Coverage: Trade deficit narrows in March
The U.S. trade deficit narrowed sharply in March as exports increased to a record high amid a surge in deliveries of commercial aircraft and soybeans, bolstering the economy’s outlook heading into the second quarter.
Lucia Mutikani of Reuters had the news:
The Commerce Department said the trade deficit tumbled 15.2 percent to a six-month low of $49.0 billion in March. The trade gap widened to $57.7 billion in February, which was the highest level since October 2008.
March’s decline ended six straight monthly increases in the trade deficit. The politically sensitive goods trade gap with China dropped 11.6 percent to $25.9 billion, which will probably do little to ease tensions between the United States and China.
U.S. President Donald Trump has threatened tariffs on up to $150 billion worth of Chinese goods to punish Beijing over its joint-venture requirements and other policies Washington says force American companies to surrender their intellectual property to state-backed Chinese competitors.
China, which denies it coerces such technology transfers, has threatened retaliation in equal measure, including tariffs on U.S. soybeans and aircraft. A U.S. trade delegation arrived in China on Thursday for trade talks.
Paul Wiseman of the Associated Press reported that exports set a record:
Exports rose in March to a record $208.5 billion, led by shipments of civilian aircraft and soybeans. Imports slipped 1.8 percent to $257.5 billion.
The United States ran a $20.5 billion surplus in the trade of services such as education and banking. But that was offset by a $69.5 billion deficit in the trade of goods.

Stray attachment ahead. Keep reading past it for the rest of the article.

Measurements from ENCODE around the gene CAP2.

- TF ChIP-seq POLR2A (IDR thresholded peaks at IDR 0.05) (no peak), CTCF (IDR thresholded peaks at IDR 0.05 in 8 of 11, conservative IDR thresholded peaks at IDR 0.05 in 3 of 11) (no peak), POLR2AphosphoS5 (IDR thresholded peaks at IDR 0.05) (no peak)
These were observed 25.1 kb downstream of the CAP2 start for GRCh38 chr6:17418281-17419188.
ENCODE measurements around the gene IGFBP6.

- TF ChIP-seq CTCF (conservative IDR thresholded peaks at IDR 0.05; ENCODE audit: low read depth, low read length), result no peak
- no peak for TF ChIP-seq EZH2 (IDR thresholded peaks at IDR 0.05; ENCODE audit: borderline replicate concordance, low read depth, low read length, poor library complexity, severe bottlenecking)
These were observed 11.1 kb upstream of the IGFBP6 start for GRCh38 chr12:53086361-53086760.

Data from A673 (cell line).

The administration is also seeking to renegotiate the North American Free Trade Agreement with Mexico and Canada, and has slapped tariffs on imported steel and aluminum.
Despite the reduction in March, the trade gap is up 18.5 percent to $163.4 billion so far this year.
Theophilos Argitis of Bloomberg News reported that Canada posted its largest trade deficit ever:
The merchandise trade deficit widened to C$4.14 billion from C$2.93 billion a month earlier, Statistics Canada reported Thursday in Ottawa. Economists predicted the March figure would narrow to C$2.25 billion.The figures represent a mixed picture for the trade sector. Policy makers will be reassured by a rise in exports and signs of dissipating railway bottlenecks, while the jump in imports implies trade acted as a major drag on first-quarter growth.
Imports rose 6 percent to a record C$51.7 billion in March, while exports jumped 3.7 percent to C$47.6 billion. In volume terms, imports rose 5.3 percent, which was the biggest increase since 2009. Exports were up 3 percent, the biggest one month gain since July 2016.Purchases of cars and consumer goods were responsible for the jump in imports. The auto sector recorded an 8.3 percent jump in imports, the strongest since 2011. Consumer goods imports jumped 7.7 percent to a record high.